Russian President Vladimir Putin on Wednesday announced a partial mobilization to shore up armed forces for his invasion of Ukraine. TAUT spoke with security expert Gustav Gressel about the strength of the Russian military and its chances for success in light of the partial mobilization.
TAUT: What’s the current state of the Russian military?
Gustav Gressel: Well, they’re pretty much in disarray. Russia started this war on peacetime footing, so they took the high-readiness battalions, action groups — so one battalion plus support of professional soldiers — and sent them to the front in February. They have used pretty much all of their high-readiness battalions over the course of the war.
This force is sufficiently battered; there are some formations that simply physically don’t exist anymore. They took a very high number of casualties in dead and wounded. And so this force is exhausted by now. It can’t be regenerated by volunteers.
Now, the problem with mobilization is that you’re going to have a training unit and the next round of troops can’t be trained because there’s nobody to do that.
What do you think will be the effect of Putin’s partial mobilization?
Gustav Gressel is a senior policy fellow at the Berlin office of the European Council on Foreign Relations
I’m now pondering how they’re going to do that. Will they deploy these 40% of residual units they have and send them to Ukraine, hoping that basically with mobilization, with increased military presence, they will break Ukrainian resistance, erode the Ukrainian army and drive home victory?
That might be Putin’s thought — that is a one-time shot. If he extends these people, there’s nothing left of the Russian army. It’s very risky.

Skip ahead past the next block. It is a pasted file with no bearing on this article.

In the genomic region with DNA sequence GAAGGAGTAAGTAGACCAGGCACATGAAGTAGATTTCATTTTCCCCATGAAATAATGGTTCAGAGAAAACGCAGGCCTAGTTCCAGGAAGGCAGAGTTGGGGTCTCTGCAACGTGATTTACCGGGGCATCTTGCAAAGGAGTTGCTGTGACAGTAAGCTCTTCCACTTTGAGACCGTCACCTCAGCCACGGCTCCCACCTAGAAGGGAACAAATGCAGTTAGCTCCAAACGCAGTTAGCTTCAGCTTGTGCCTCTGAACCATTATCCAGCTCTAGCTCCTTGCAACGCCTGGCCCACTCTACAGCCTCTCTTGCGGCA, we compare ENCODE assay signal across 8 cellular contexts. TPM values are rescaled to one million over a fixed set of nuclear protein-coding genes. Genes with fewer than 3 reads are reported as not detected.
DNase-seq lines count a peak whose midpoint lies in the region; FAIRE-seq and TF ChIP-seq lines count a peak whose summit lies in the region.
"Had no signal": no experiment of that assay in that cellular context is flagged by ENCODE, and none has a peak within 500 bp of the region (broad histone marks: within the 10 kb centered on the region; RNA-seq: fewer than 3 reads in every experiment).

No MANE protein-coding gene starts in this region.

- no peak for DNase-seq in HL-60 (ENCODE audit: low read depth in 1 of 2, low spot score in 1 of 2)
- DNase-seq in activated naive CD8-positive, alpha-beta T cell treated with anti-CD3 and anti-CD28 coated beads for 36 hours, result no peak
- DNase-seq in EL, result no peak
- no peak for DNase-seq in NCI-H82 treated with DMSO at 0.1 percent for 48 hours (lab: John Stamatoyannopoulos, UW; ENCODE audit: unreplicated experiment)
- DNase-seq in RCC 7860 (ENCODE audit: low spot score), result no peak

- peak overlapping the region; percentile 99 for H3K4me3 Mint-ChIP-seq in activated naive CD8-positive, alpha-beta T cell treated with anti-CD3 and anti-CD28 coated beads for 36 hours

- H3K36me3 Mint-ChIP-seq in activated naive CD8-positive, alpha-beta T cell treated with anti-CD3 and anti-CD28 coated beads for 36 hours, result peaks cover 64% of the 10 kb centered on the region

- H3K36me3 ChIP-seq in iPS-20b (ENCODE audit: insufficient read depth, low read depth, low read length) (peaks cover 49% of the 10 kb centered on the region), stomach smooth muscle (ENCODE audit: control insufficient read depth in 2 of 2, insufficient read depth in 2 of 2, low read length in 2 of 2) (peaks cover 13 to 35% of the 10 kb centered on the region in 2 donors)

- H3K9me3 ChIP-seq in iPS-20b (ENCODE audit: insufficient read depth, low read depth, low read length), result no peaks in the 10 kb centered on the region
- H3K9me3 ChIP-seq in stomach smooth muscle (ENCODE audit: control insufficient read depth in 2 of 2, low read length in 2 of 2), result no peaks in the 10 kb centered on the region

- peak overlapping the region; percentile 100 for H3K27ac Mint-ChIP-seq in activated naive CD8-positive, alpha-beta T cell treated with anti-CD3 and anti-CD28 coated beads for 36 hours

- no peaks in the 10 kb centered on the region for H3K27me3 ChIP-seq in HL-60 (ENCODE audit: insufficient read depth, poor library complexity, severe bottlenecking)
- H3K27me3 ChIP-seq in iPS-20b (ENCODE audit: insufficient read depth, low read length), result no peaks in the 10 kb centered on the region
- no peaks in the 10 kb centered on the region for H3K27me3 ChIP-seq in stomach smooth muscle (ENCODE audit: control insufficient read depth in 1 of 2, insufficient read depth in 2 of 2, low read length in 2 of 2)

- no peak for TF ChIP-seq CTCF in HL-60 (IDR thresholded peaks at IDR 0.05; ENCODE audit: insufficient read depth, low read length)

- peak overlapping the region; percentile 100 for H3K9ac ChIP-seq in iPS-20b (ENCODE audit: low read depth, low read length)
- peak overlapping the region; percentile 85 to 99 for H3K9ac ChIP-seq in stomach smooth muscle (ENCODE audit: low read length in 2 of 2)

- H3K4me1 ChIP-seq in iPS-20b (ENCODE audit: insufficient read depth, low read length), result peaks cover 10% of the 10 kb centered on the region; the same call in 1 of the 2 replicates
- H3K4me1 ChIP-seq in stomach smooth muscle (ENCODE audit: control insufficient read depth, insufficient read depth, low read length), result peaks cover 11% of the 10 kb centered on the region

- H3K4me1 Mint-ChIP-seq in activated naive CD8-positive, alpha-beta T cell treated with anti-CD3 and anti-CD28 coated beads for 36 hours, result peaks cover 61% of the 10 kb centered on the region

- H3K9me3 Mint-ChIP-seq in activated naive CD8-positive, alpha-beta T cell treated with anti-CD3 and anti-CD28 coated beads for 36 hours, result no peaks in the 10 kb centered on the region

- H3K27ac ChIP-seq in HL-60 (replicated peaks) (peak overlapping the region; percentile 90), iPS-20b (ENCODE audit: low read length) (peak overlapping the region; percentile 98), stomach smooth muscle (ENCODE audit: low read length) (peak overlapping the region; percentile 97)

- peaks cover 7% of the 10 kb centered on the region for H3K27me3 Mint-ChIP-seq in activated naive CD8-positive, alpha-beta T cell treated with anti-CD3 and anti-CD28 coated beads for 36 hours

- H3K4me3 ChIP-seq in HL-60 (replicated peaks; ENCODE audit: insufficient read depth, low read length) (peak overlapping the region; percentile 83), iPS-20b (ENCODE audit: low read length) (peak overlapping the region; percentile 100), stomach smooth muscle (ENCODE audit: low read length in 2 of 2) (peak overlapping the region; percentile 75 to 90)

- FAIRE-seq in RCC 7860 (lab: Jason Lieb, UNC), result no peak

Given the apparent superiority of the Russian military in terms of the numbers of personnel and amounts of equipment, how has it not succeeded at this Ukraine invasion?
There are many reasons. The completely bogus political assumptions with which they went into the war, the underestimation of Ukrainian resilience, the complete failure to comprehend the Ukrainian political system and how it works. The sloppiness in planning, the lack of logistical preparation, the lack of air force.
In the first place, they conducted this as a “special military operation” using only their high-readiness contract forces without conscripts. They completely underestimated the task of commanding, controlling a force that is so heterogeneous and assembled over such a short time.
They have bad officer training. The role of nongovernmental organizations in their ground forces is insufficient. They have a very inflexible command and control structure. They have a very cumbersome command and control line for combat support services, especially for artillery and for air-to-ground coordination. It’s very bad and it continues to be bad, and they’re trying to cure that. But in practice, nothing has happened.
Research done about the state of the Russian military indicated that it was strong. Was that illusory?